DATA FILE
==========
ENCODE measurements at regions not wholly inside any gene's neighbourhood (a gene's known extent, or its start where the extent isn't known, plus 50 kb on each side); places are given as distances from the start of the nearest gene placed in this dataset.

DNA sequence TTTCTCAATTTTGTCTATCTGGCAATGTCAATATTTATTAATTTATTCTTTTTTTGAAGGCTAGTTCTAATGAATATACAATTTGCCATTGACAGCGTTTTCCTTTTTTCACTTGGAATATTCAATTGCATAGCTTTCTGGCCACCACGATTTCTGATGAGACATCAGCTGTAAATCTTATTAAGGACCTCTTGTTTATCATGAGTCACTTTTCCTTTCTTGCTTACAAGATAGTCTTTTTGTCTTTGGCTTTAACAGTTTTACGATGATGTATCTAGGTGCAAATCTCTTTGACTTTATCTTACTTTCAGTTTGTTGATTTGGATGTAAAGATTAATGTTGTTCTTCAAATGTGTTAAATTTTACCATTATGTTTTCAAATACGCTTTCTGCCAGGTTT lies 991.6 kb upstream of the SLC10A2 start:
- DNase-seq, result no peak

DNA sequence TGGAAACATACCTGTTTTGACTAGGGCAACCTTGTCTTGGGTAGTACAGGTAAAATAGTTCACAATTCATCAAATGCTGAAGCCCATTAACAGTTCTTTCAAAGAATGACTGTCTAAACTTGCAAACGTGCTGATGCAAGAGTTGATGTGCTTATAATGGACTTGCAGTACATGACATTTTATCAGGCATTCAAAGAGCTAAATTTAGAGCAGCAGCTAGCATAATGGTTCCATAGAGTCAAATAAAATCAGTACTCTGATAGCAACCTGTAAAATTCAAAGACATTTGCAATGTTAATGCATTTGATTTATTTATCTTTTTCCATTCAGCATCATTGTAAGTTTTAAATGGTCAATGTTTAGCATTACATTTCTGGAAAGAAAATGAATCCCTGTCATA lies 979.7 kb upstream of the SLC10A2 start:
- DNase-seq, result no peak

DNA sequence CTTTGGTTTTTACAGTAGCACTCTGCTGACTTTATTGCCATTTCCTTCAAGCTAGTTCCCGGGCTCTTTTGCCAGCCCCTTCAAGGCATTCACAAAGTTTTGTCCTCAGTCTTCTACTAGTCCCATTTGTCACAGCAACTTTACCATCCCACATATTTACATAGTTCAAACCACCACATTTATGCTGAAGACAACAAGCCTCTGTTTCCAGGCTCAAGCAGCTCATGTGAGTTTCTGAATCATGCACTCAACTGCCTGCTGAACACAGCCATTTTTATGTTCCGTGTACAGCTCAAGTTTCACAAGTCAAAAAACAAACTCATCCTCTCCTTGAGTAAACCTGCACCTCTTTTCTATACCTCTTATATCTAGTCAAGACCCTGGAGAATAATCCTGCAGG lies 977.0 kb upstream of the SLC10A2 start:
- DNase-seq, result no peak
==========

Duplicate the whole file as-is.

ENCODE measurements at regions not wholly inside any gene's neighbourhood (a gene's known extent, or its start where the extent isn't known, plus 50 kb on each side); places are given as distances from the start of the nearest gene placed in this dataset.

DNA sequence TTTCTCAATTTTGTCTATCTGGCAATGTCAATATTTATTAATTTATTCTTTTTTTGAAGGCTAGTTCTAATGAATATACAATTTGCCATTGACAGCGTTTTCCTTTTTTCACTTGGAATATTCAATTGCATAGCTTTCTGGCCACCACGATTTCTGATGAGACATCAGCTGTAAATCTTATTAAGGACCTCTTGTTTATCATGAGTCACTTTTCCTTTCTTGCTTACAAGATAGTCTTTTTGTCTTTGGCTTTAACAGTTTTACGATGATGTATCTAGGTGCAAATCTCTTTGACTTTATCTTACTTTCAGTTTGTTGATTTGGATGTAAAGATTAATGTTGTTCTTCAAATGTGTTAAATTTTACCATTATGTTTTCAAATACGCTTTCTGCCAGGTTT lies 991.6 kb upstream of the SLC10A2 start:
- DNase-seq, result no peak

DNA sequence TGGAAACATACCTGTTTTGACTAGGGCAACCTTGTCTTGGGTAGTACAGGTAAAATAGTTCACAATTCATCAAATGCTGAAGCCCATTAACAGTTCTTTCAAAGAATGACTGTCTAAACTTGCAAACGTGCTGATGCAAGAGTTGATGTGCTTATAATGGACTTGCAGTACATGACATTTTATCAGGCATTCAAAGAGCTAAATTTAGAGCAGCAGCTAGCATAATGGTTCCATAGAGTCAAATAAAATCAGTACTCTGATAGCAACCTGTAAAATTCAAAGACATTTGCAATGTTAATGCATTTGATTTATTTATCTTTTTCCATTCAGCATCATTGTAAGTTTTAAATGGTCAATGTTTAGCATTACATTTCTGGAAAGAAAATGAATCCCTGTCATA lies 979.7 kb upstream of the SLC10A2 start:
- DNase-seq, result no peak

DNA sequence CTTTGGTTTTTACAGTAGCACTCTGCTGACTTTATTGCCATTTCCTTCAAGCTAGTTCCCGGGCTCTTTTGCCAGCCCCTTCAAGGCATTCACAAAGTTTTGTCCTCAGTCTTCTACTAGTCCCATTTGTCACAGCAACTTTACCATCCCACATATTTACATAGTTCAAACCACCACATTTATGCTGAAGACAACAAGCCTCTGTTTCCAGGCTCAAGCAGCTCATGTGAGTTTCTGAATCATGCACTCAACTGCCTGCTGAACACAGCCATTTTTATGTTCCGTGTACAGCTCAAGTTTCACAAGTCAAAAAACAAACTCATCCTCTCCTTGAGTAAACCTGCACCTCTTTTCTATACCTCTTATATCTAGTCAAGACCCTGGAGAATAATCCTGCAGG lies 977.0 kb upstream of the SLC10A2 start:
- DNase-seq, result no peak